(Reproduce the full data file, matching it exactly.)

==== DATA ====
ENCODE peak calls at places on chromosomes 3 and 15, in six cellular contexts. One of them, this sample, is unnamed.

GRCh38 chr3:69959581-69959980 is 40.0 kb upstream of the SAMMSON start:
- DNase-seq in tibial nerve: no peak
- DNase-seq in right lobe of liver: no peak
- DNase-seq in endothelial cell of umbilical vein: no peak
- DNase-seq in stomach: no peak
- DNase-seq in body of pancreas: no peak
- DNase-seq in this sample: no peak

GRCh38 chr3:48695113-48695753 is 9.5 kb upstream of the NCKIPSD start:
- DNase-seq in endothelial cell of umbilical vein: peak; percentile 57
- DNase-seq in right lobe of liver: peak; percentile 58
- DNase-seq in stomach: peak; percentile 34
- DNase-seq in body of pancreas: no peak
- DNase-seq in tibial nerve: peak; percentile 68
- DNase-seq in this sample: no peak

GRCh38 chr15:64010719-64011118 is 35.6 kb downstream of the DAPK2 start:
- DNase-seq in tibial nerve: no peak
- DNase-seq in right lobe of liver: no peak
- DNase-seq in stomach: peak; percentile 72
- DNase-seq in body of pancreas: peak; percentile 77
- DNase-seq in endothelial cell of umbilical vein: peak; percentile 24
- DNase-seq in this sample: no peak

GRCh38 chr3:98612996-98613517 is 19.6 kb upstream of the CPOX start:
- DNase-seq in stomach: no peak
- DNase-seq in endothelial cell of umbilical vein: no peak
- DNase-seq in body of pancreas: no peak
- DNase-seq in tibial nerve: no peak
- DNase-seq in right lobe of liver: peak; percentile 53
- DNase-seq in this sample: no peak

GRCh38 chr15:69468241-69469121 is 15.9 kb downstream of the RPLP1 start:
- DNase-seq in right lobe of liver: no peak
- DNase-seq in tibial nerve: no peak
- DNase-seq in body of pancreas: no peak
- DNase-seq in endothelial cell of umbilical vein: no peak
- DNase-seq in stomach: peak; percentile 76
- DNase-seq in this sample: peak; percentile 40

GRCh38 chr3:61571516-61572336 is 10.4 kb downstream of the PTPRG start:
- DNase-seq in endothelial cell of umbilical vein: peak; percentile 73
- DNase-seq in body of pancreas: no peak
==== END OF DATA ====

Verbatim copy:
ENCODE peak calls at places on chromosomes 3 and 15, in six cellular contexts. One of them, this sample, is unnamed.

GRCh38 chr3:69959581-69959980 is 40.0 kb upstream of the SAMMSON start:
- DNase-seq in tibial nerve: no peak
- DNase-seq in right lobe of liver: no peak
- DNase-seq in endothelial cell of umbilical vein: no peak
- DNase-seq in stomach: no peak
- DNase-seq in body of pancreas: no peak
- DNase-seq in this sample: no peak

GRCh38 chr3:48695113-48695753 is 9.5 kb upstream of the NCKIPSD start:
- DNase-seq in endothelial cell of umbilical vein: peak; percentile 57
- DNase-seq in right lobe of liver: peak; percentile 58
- DNase-seq in stomach: peak; percentile 34
- DNase-seq in body of pancreas: no peak
- DNase-seq in tibial nerve: peak; percentile 68
- DNase-seq in this sample: no peak

GRCh38 chr15:64010719-64011118 is 35.6 kb downstream of the DAPK2 start:
- DNase-seq in tibial nerve: no peak
- DNase-seq in right lobe of liver: no peak
- DNase-seq in stomach: peak; percentile 72
- DNase-seq in body of pancreas: peak; percentile 77
- DNase-seq in endothelial cell of umbilical vein: peak; percentile 24
- DNase-seq in this sample: no peak

GRCh38 chr3:98612996-98613517 is 19.6 kb upstream of the CPOX start:
- DNase-seq in stomach: no peak
- DNase-seq in endothelial cell of umbilical vein: no peak
- DNase-seq in body of pancreas: no peak
- DNase-seq in tibial nerve: no peak
- DNase-seq in right lobe of liver: peak; percentile 53
- DNase-seq in this sample: no peak

GRCh38 chr15:69468241-69469121 is 15.9 kb downstream of the RPLP1 start:
- DNase-seq in right lobe of liver: no peak
- DNase-seq in tibial nerve: no peak
- DNase-seq in body of pancreas: no peak
- DNase-seq in endothelial cell of umbilical vein: no peak
- DNase-seq in stomach: peak; percentile 76
- DNase-seq in this sample: peak; percentile 40

GRCh38 chr3:61571516-61572336 is 10.4 kb downstream of the PTPRG start:
- DNase-seq in endothelial cell of umbilical vein: peak; percentile 73
- DNase-seq in body of pancreas: no peak